April 26: Battery Urban Farm EarthFest. Arts and crafts, farm tours, planting workshops, games, and live music to celebrate and encourage food, farming, and sustainability in New York City. Bring a picnic or buy lunch. Raindate, Sunday, April 27. Time: 11 a.m.-3 p.m. Free. For more information, click here
April 26: Leaving from Chelsea Piers, Classic Harbor Line offers Saturday and Sunday morning brunch cruises aboard its luxury yacht, Manhattan, from now through Oct. 12. The cruise of just under three hours, usually circumnavigates Manhattan. Passengers can sit in a cozy, glass-enclosed lounge or position themselves on the outdoor decks. A buffet includes bagels and pastries, fresh fruit, glazed ham, spring mix salad, stuffed quiche, a Belgian waffle station, smoked salmon, and turkey sausages.  One beverage in included (soda, juice, coffee, tea, beer, wine, champagne, Bloody Mary or Mimosa) with additional beverages available for purchase. Cost: $88/person. To buy tickets, click here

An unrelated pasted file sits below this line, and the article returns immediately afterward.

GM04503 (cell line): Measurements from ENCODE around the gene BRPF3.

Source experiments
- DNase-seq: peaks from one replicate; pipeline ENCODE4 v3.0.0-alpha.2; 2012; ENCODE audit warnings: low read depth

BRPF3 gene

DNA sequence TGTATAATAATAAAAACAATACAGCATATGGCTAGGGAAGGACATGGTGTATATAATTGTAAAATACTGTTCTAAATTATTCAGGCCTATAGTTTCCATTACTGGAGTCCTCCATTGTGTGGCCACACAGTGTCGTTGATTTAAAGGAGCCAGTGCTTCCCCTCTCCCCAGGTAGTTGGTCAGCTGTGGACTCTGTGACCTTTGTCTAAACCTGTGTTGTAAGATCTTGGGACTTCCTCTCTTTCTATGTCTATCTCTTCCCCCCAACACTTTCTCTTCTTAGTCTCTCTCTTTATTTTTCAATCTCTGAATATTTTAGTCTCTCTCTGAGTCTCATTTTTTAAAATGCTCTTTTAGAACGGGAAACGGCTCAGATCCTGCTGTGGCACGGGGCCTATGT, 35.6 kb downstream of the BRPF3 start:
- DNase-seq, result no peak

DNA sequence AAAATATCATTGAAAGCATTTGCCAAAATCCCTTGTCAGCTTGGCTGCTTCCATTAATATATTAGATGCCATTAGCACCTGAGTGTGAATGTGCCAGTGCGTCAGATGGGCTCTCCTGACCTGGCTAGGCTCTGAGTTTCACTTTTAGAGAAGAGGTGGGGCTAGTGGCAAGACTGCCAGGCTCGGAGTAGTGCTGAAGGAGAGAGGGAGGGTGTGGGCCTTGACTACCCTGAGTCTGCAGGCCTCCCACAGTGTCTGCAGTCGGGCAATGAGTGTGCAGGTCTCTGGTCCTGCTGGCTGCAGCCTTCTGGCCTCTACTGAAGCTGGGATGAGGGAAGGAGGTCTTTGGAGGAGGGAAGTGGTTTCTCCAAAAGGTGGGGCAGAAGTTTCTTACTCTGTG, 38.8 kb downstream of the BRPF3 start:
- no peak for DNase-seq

April 26: 5K Shad Run and 1.5 mile walk, a fundraiser for The River Project, a non-profit marine-science field-station located on Pier 40. Time: Starts at 8:30 a.m. at Pier 25, at North Moore and West Streets. Participants (dogs welcome) can run or walk along the river where schools of American shad make their annual swim from the ocean upriver to freshwater spawning grounds. 5K run goes to Pier 54 and back to Pier 25. 1.5 mile walk goes to Pier 40. Public education displays continue until 1 p.m. at Pier 40, Houston and West Streets. Fee: $45 (in advance); $50 on April 26. For more information and to register, click here.

April 27: New York State Senator Daniel Squadron's Sixth Annual Community Convention takes place from 2 p.m. to 5 p.m. at the Seward Park Educational Campus (Formerly Seward Park High School), 350 Grand St. (Between Ludlow and Essex Streets). The keynote speaker this year will be New York State Attorney General Eric T. Schneiderman. Sen. Squadron started holding community conventions in order to be able to hear directly from constituents about issues they were facing and their ideas for solving community problems. There are numerous topic-driven breakout sessions at which everyone has a chance to speak. Transportation: Subways J/M/F to Essex & Delancey or B/D to Grand Street. RSVP: Mauricio Pazmino at (212) 298-5565 or click here.